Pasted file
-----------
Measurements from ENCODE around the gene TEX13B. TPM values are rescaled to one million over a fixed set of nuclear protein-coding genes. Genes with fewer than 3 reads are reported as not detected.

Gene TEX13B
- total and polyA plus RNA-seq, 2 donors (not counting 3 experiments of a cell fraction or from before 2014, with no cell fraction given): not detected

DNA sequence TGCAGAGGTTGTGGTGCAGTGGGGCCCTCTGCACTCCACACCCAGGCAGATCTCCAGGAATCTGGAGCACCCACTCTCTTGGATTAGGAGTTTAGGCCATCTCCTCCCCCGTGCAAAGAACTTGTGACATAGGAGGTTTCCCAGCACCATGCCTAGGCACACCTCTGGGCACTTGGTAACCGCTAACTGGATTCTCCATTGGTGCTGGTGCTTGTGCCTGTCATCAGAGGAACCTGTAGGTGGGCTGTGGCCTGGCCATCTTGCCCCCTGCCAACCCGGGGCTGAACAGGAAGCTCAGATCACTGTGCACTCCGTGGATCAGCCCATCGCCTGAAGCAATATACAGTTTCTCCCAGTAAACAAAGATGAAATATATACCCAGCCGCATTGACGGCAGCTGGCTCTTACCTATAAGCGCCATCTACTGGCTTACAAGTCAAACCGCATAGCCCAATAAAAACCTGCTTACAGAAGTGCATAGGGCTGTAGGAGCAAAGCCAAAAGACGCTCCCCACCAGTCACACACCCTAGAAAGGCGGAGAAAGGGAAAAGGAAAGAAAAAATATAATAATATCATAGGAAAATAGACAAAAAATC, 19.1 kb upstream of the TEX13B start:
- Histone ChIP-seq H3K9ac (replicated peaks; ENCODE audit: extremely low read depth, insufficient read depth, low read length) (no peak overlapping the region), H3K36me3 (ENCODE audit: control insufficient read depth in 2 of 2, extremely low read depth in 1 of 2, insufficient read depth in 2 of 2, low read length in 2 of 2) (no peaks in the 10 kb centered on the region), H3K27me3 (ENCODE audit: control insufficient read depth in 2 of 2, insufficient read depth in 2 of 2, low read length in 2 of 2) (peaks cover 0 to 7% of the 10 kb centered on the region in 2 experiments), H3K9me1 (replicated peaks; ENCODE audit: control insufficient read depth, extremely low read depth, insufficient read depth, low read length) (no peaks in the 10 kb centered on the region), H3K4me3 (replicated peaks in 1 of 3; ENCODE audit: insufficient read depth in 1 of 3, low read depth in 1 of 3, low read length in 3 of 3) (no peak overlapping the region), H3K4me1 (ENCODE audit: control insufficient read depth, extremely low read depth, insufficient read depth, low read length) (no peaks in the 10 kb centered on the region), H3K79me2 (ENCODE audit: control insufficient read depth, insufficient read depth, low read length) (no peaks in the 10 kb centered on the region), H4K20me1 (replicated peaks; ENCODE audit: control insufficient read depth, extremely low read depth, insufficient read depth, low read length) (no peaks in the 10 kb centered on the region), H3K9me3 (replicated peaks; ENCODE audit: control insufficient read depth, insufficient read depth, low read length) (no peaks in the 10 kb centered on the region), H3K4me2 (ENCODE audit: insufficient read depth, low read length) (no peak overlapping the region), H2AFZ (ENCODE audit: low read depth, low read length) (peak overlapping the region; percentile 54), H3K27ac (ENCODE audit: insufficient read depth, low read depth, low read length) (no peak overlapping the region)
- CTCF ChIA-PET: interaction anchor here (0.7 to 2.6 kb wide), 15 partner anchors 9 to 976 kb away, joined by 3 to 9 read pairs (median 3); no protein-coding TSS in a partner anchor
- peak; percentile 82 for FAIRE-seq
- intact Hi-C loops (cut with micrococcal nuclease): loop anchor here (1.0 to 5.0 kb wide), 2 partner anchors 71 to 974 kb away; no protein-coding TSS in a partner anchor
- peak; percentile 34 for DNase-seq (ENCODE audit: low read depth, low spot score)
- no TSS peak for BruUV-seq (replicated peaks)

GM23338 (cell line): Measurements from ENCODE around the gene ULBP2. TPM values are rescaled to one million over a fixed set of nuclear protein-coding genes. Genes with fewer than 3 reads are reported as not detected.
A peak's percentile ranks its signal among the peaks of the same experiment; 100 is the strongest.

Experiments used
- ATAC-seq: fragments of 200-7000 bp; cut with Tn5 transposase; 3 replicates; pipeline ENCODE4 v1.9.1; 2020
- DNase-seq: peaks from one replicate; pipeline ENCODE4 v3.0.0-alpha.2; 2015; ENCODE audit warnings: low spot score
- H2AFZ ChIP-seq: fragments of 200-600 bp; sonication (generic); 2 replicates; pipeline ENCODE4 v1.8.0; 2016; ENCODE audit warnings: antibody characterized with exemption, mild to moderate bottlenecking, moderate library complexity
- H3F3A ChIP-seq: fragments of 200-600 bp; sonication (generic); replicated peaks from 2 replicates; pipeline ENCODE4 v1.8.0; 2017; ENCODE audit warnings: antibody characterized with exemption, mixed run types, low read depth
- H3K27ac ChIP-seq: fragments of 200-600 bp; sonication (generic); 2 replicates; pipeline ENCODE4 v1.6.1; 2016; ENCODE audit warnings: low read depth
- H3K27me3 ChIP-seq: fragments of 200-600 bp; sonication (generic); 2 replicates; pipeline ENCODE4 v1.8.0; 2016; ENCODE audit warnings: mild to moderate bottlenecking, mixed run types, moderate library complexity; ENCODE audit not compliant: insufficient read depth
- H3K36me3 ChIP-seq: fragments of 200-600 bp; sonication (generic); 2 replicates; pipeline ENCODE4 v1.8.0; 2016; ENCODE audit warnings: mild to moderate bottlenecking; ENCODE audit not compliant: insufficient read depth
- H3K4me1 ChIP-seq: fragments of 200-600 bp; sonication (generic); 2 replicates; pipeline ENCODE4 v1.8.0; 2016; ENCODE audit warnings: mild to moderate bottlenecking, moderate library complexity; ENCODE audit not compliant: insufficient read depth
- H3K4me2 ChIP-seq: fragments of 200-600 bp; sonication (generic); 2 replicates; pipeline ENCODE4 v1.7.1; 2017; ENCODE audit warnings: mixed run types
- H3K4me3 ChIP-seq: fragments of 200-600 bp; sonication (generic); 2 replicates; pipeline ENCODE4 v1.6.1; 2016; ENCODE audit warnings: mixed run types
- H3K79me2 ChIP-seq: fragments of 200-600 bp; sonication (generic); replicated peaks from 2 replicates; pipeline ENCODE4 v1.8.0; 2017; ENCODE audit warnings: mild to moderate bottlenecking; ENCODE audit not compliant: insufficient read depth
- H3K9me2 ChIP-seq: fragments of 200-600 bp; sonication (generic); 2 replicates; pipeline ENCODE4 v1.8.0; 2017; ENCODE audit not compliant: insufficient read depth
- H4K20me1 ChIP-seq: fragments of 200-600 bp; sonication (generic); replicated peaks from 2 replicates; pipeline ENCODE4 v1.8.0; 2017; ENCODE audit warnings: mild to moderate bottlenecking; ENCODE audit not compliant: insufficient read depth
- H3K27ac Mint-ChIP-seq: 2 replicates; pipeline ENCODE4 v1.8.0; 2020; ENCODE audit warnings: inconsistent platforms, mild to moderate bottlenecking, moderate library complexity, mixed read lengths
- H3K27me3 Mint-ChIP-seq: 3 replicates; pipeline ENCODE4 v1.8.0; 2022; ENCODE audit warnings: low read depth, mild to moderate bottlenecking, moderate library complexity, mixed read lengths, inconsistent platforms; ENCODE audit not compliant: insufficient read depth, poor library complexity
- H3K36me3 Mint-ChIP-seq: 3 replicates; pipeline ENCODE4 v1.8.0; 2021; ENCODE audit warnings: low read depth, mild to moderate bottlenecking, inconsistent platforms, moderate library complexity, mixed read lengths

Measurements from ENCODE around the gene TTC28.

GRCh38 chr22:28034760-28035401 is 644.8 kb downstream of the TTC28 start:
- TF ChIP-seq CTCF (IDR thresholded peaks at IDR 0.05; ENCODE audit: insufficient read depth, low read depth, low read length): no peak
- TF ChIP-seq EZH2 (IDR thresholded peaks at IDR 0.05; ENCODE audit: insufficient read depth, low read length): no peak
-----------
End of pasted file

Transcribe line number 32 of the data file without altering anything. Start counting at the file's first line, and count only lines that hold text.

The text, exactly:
- TF ChIP-seq CTCF (IDR thresholded peaks at IDR 0.05; ENCODE audit: insufficient read depth, low read depth, low read length): no peak